It turns out Neil Armstrong had a secret stash of moon mementos.
Space historians this week announced the unexpected discovery of several items Neil Armstrong brought back to Earth following the historic Apollo 11 mission, during which he took the first step on the moon.
The astronaut's widow reportedly found the artifacts in a closet after her husband's death in 2012.
"I received an email from Carol Armstrong that she had located in one of Neil’s closets a white cloth bag filled with assorted small items that looked like they may have come from a spacecraft," Dr. Allan Needell, a curator in the space history department at the Smithsonian National Air & Space Museum in Washington D.C., wrote in a blog posted Feb. 6 on the museum's website. "Needless to say, for a curator of a collection of space artifacts, it is hard to imagine anything more exciting."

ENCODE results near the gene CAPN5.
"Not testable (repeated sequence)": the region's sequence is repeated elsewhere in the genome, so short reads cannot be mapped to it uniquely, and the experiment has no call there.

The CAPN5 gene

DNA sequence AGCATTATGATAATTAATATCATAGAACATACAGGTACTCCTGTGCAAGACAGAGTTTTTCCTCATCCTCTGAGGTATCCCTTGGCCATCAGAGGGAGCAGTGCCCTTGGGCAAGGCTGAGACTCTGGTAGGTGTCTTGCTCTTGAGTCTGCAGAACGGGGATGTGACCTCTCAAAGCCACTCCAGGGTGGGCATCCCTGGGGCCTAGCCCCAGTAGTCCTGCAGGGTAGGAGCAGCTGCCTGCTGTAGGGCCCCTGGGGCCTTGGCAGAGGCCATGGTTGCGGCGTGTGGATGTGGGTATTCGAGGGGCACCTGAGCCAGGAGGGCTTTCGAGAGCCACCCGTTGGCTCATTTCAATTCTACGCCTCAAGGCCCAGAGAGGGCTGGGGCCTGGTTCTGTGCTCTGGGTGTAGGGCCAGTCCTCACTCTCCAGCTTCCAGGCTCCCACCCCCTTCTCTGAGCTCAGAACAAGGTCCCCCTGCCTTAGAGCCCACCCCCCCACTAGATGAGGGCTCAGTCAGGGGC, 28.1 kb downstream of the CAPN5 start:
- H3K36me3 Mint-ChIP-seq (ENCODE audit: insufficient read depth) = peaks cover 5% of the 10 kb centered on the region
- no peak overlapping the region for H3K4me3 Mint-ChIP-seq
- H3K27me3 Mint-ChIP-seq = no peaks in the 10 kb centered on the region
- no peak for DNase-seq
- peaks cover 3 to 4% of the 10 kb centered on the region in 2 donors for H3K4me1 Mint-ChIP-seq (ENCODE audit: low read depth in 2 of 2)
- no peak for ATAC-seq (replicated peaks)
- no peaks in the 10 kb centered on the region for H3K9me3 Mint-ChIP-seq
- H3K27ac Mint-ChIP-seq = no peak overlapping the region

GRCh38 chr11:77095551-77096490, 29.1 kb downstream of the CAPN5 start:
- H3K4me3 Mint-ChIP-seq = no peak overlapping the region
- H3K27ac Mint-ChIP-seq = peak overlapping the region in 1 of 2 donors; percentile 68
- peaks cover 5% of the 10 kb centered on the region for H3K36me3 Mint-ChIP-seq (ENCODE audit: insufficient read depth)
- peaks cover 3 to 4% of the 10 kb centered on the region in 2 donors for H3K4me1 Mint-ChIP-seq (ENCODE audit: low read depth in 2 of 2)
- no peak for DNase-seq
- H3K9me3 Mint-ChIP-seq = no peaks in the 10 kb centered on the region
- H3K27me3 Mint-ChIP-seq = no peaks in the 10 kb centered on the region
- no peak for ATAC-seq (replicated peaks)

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Astronauts refer to the bag as a McDivitt Purse -- it was used for temporary storage by lunar module crews. The experts behind NASA's Apollo Lunar Surface Journal (ALSJ) website confirmed "with almost complete certainty" that the items found in the bag were used on Apollo 11, writing that the artifacts are "of priceless historic value."
Among the items found in the bag were a waist tether, power cables, and the historic camera that was mounted in a lunar module window, which recorded Armstrong taking his "one small step" on the moon's surface on July 20, 1969 (scroll down for photos).
"As far as we know, Neil has never discussed the existence of these items and no one else has seen them in the 45 years since he returned from the Moon," Needell wrote on the museum blog.
The purse and its contents are on loan to the museum.